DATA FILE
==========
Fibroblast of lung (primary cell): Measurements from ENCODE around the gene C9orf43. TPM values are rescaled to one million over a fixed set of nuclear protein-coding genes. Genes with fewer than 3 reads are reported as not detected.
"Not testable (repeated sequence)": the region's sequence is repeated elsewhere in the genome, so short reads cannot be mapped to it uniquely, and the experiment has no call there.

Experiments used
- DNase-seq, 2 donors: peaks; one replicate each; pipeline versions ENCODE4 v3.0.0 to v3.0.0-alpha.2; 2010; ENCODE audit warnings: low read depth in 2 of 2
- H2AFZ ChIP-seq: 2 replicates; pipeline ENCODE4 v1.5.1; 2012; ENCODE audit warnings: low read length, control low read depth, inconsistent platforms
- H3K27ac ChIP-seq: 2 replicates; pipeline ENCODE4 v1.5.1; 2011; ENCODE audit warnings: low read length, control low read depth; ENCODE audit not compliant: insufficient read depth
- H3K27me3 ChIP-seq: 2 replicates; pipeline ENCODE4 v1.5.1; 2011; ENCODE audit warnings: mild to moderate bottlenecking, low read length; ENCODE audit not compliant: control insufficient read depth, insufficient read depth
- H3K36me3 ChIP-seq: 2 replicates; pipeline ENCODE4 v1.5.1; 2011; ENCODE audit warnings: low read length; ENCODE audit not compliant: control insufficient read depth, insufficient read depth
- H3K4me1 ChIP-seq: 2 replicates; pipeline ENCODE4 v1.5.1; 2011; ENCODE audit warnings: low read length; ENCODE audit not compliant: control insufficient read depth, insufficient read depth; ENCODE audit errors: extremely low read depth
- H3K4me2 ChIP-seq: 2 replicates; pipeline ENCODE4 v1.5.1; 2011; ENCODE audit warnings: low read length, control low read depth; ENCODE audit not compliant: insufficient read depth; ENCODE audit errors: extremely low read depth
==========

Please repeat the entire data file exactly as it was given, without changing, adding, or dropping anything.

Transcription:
Fibroblast of lung (primary cell): Measurements from ENCODE around the gene C9orf43. TPM values are rescaled to one million over a fixed set of nuclear protein-coding genes. Genes with fewer than 3 reads are reported as not detected.
"Not testable (repeated sequence)": the region's sequence is repeated elsewhere in the genome, so short reads cannot be mapped to it uniquely, and the experiment has no call there.

Experiments used
- DNase-seq, 2 donors: peaks; one replicate each; pipeline versions ENCODE4 v3.0.0 to v3.0.0-alpha.2; 2010; ENCODE audit warnings: low read depth in 2 of 2
- H2AFZ ChIP-seq: 2 replicates; pipeline ENCODE4 v1.5.1; 2012; ENCODE audit warnings: low read length, control low read depth, inconsistent platforms
- H3K27ac ChIP-seq: 2 replicates; pipeline ENCODE4 v1.5.1; 2011; ENCODE audit warnings: low read length, control low read depth; ENCODE audit not compliant: insufficient read depth
- H3K27me3 ChIP-seq: 2 replicates; pipeline ENCODE4 v1.5.1; 2011; ENCODE audit warnings: mild to moderate bottlenecking, low read length; ENCODE audit not compliant: control insufficient read depth, insufficient read depth
- H3K36me3 ChIP-seq: 2 replicates; pipeline ENCODE4 v1.5.1; 2011; ENCODE audit warnings: low read length; ENCODE audit not compliant: control insufficient read depth, insufficient read depth
- H3K4me1 ChIP-seq: 2 replicates; pipeline ENCODE4 v1.5.1; 2011; ENCODE audit warnings: low read length; ENCODE audit not compliant: control insufficient read depth, insufficient read depth; ENCODE audit errors: extremely low read depth
- H3K4me2 ChIP-seq: 2 replicates; pipeline ENCODE4 v1.5.1; 2011; ENCODE audit warnings: low read length, control low read depth; ENCODE audit not compliant: insufficient read depth; ENCODE audit errors: extremely low read depth